European Central Bank: National debt approaching danger levels across Europe
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This is a pretty big deal and here's the easiest way to explain why: Right now, debt makes up 48 percent of Finland's GDP, and Finland's in pretty good shape, economically. In Greece, debt makes up 125 percent of GDP, and you know what kind of mess the Greeks are in.
The ECB says that everything that's happening to Greece -- default as a nation, basically -- can happen to the remaining 15 euro area countries if steps are not taken soon.
In Europe, the same thing happened as happened here: a Great Recession followed by massive amounts of government stimulus to try to keep the ship from sinking, which has led to huge and unsustainable levels of debt.
It's just like a household: What happens when you run up such a high amount on your credit card that you can only afford to make the minimum payments? Right. It gets ugly.
The most worrisome thing to me in the report, however, was something else:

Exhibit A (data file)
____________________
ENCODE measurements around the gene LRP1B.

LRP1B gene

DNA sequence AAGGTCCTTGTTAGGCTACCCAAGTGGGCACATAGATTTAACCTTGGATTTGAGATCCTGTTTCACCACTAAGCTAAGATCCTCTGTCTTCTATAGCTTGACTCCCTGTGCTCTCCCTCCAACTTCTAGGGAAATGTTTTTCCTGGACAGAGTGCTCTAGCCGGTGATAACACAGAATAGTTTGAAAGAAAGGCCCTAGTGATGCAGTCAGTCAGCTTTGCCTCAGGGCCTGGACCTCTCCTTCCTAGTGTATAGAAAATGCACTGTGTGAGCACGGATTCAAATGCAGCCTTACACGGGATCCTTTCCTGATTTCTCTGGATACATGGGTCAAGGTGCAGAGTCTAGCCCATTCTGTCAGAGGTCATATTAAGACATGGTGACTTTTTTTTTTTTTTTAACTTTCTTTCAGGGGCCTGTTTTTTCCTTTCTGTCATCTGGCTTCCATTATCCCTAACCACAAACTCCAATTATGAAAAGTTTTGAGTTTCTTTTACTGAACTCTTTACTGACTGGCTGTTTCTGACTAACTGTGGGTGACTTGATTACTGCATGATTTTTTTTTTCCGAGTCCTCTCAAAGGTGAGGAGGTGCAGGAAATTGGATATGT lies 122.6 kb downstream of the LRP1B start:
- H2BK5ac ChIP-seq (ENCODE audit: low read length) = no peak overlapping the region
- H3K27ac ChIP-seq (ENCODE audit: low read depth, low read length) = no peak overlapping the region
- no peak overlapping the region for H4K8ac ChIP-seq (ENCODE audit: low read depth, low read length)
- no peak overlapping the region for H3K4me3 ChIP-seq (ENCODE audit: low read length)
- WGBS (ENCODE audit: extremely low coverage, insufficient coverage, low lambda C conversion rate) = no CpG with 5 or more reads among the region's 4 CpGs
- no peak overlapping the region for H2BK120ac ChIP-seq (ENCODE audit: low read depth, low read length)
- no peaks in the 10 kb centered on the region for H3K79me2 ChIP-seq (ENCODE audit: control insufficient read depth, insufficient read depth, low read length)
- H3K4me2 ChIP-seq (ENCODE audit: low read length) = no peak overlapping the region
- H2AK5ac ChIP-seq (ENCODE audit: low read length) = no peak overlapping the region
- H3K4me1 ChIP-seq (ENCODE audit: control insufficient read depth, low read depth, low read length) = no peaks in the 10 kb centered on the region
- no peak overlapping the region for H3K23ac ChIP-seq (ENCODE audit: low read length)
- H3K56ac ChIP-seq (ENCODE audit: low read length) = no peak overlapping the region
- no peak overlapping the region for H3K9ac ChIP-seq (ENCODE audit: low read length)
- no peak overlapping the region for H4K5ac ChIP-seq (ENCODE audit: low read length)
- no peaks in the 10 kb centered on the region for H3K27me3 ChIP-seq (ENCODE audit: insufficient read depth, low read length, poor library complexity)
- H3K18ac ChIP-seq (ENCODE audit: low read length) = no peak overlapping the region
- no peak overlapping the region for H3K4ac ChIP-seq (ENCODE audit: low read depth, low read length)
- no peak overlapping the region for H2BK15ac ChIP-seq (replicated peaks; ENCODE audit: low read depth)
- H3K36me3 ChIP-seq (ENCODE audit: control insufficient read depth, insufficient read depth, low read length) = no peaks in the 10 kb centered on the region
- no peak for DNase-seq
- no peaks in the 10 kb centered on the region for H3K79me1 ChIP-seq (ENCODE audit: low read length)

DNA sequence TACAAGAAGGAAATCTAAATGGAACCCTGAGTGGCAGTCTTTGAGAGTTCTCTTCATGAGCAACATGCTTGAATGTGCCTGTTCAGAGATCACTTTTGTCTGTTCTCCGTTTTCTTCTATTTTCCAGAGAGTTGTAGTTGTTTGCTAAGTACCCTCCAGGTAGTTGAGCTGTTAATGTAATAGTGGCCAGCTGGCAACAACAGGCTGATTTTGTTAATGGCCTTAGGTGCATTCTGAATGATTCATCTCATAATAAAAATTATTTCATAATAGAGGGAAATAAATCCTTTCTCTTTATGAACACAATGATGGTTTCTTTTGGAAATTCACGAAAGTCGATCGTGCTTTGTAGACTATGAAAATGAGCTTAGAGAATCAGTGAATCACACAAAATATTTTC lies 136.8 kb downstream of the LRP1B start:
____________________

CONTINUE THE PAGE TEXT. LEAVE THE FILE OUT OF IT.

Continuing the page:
"The real GDP growth assumption which is used for each of the three baseline scenarios is based on the path for the real potential growth rate of the euro area, as underlying the baseline long-term projections in European Commission and Economic Policy Committee (2009). According to this source, real potential growth gradually declines from 2.2% in 2011 to 1.5% in 2030." (My emphasis added.)
That's a shocking prediction. It's basically saying that Europe's economy will shrink, not grow in the next 20 years. I knew that Europe had terrible economic growth demographics -- and older population, no path to citizenship for immigrants in many countries, no ability for each country to set their own monetary policy because they all use one currency -- but I didn't see the future as being that bleak.
In the U.S., growth is expected to be a modest-for-us 2.5 percent or so gain in GDP this year. But if unemployment begins to drop, U.S. GDP should start rising back toward its more-normal 5 percent clip. That's one way you work off the big debts you've incurred, and as we have incurred. But if your economy is shrinking instead of growing, well, I don't know what you do with your debt problem.
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April 14, 2010; 6:00 PM ET
| Tags: Economic growth, Economy of the United States, European Central Bank, European Commission, Greece, Gross domestic product, Monetary policy, United States
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